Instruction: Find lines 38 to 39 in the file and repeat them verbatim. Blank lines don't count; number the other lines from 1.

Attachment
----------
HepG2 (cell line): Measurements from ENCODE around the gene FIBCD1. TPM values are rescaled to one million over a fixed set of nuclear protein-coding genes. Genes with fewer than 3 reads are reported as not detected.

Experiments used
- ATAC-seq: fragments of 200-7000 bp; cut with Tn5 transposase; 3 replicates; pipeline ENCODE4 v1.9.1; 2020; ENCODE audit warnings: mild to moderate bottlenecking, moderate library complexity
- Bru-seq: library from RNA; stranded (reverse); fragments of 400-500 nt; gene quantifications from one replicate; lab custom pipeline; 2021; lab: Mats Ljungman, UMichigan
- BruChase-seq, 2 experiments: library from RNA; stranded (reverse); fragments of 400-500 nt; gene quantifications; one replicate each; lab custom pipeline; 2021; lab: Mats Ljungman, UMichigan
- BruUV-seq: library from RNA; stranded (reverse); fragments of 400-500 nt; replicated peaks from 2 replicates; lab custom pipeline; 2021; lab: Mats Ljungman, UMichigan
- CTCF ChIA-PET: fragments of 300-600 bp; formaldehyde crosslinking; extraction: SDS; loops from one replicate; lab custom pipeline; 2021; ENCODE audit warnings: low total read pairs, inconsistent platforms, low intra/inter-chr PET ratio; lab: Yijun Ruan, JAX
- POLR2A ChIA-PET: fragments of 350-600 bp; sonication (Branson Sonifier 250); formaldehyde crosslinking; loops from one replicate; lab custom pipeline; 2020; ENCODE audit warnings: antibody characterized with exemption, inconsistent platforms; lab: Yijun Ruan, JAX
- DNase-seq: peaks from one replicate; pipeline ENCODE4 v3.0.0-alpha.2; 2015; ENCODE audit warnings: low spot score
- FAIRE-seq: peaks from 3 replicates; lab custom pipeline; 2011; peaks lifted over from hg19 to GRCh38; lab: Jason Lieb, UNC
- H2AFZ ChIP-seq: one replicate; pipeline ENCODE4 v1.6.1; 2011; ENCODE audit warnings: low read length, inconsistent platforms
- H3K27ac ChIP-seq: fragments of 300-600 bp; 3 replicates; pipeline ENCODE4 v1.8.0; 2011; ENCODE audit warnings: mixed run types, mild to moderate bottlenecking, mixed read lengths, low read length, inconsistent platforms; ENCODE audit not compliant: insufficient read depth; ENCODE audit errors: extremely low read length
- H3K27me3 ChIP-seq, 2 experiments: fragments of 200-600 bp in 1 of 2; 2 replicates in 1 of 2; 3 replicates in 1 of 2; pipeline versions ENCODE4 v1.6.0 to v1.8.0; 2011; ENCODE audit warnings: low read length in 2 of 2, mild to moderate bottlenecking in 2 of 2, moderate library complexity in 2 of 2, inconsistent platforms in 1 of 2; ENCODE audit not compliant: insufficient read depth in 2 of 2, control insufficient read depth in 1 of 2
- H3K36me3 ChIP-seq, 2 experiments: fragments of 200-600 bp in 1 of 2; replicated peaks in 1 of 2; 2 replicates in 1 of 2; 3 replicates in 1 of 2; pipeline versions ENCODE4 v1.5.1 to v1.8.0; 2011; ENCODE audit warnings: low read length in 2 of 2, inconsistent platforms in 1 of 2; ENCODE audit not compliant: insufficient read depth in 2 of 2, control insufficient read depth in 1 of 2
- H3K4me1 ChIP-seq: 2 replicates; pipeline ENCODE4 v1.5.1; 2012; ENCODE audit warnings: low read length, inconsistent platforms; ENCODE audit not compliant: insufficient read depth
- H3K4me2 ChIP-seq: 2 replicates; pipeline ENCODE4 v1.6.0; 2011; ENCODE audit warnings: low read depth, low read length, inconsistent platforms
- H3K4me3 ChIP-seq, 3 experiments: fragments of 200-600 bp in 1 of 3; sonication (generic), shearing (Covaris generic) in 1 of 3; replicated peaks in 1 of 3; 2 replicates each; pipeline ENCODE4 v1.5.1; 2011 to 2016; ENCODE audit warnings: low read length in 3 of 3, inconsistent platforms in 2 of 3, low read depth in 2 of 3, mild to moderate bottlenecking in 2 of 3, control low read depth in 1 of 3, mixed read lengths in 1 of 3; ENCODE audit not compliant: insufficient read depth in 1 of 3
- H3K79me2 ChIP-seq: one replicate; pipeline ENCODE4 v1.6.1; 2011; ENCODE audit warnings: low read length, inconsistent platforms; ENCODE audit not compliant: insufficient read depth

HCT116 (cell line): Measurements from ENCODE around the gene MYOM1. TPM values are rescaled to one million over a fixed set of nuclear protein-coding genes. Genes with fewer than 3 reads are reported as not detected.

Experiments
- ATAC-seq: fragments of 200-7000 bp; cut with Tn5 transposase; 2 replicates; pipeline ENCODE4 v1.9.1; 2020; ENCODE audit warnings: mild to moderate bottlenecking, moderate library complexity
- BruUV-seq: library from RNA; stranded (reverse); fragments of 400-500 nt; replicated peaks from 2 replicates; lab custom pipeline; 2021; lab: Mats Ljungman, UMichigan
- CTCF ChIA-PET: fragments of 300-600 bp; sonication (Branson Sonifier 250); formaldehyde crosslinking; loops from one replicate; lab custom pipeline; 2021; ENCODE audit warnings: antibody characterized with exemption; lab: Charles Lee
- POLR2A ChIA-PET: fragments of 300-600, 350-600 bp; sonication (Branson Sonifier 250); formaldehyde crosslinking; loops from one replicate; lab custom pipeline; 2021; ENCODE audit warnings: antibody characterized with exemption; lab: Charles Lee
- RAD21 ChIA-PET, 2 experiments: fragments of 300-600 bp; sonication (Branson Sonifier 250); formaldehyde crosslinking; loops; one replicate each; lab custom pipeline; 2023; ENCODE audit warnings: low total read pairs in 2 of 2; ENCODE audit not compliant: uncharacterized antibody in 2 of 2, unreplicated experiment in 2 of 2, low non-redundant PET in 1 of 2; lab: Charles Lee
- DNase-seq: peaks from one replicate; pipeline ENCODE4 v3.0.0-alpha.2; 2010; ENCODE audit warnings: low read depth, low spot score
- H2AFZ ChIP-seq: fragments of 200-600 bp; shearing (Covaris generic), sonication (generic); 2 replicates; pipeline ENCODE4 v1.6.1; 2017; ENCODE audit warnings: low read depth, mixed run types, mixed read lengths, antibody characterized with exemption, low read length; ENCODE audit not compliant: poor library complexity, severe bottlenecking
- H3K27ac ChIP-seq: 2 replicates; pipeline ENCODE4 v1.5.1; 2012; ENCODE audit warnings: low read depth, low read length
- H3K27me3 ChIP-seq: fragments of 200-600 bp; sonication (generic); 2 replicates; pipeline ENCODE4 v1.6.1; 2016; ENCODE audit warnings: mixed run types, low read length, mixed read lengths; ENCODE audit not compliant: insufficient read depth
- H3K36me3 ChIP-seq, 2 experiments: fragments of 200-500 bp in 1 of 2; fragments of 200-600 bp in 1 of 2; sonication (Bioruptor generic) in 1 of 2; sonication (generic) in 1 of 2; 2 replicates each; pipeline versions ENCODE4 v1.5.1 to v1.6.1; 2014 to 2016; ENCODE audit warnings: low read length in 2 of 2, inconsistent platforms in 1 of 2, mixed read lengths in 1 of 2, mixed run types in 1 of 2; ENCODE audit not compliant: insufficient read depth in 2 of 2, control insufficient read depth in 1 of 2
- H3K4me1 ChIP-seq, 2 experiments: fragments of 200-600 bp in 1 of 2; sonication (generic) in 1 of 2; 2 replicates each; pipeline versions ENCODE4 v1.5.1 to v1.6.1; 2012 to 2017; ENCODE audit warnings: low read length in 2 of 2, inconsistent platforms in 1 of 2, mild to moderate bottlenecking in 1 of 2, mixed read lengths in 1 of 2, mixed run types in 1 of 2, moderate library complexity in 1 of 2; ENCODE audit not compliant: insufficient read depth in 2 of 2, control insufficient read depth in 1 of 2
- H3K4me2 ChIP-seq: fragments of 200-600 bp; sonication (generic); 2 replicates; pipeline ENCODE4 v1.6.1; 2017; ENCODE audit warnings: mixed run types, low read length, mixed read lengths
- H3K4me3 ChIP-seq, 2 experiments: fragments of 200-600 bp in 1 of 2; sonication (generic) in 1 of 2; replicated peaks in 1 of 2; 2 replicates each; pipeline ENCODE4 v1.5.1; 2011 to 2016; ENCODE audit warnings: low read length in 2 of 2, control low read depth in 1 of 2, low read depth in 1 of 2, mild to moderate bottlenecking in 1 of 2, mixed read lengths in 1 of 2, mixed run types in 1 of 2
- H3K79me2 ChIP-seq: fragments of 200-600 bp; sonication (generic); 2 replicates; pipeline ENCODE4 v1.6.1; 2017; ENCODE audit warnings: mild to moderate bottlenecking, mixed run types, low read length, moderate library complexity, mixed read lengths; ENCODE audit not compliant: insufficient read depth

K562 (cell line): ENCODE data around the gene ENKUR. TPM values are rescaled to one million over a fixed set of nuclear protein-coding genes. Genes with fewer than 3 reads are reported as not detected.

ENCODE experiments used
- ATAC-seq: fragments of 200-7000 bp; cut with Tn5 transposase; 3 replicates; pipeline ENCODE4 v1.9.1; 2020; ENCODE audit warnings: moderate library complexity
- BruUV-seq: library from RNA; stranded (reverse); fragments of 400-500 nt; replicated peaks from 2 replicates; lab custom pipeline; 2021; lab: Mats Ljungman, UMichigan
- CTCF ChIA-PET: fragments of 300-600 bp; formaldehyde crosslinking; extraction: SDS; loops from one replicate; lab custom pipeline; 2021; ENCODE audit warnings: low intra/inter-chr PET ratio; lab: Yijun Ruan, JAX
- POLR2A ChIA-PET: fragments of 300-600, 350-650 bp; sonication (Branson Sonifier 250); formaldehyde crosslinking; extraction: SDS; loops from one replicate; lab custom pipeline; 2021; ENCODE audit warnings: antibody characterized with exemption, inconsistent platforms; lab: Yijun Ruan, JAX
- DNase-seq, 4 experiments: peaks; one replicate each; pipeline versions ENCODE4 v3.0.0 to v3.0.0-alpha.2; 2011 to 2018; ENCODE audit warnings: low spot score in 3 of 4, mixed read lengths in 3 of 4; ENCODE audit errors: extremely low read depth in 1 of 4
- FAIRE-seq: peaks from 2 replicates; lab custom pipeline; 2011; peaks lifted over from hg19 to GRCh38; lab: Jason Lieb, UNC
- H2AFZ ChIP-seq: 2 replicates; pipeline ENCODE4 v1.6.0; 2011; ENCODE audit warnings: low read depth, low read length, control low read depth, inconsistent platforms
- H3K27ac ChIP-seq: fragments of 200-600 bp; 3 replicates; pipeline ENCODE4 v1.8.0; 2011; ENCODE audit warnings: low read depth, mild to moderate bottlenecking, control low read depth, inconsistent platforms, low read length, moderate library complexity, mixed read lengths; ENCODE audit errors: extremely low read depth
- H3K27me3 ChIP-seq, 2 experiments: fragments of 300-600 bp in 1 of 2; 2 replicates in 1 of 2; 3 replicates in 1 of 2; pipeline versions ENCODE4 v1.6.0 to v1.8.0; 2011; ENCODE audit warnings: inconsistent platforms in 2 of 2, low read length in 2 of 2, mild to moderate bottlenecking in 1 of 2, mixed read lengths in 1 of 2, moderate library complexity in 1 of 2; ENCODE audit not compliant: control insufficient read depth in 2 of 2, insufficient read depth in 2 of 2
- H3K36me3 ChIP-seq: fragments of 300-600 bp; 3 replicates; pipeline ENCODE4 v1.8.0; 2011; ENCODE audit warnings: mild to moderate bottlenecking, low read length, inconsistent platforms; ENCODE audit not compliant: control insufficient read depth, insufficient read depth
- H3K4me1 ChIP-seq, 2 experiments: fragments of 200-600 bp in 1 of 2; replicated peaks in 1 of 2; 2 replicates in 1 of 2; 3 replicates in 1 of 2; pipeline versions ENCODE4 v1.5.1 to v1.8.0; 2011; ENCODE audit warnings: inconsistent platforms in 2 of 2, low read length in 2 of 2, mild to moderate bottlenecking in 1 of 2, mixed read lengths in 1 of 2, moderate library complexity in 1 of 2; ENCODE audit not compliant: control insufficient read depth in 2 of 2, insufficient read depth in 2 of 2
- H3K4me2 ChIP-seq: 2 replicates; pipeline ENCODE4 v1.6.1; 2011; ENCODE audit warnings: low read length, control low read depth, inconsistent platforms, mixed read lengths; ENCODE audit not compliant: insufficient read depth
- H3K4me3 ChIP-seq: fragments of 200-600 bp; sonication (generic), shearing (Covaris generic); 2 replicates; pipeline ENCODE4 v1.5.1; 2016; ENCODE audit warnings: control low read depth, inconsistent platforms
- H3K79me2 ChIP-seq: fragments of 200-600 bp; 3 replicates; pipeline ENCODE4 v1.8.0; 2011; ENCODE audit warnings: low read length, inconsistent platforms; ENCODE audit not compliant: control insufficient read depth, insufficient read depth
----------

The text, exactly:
- BruUV-seq: library from RNA; stranded (reverse); fragments of 400-500 nt; replicated peaks from 2 replicates; lab custom pipeline; 2021; lab: Mats Ljungman, UMichigan
- CTCF ChIA-PET: fragments of 300-600 bp; formaldehyde crosslinking; extraction: SDS; loops from one replicate; lab custom pipeline; 2021; ENCODE audit warnings: low intra/inter-chr PET ratio; lab: Yijun Ruan, JAX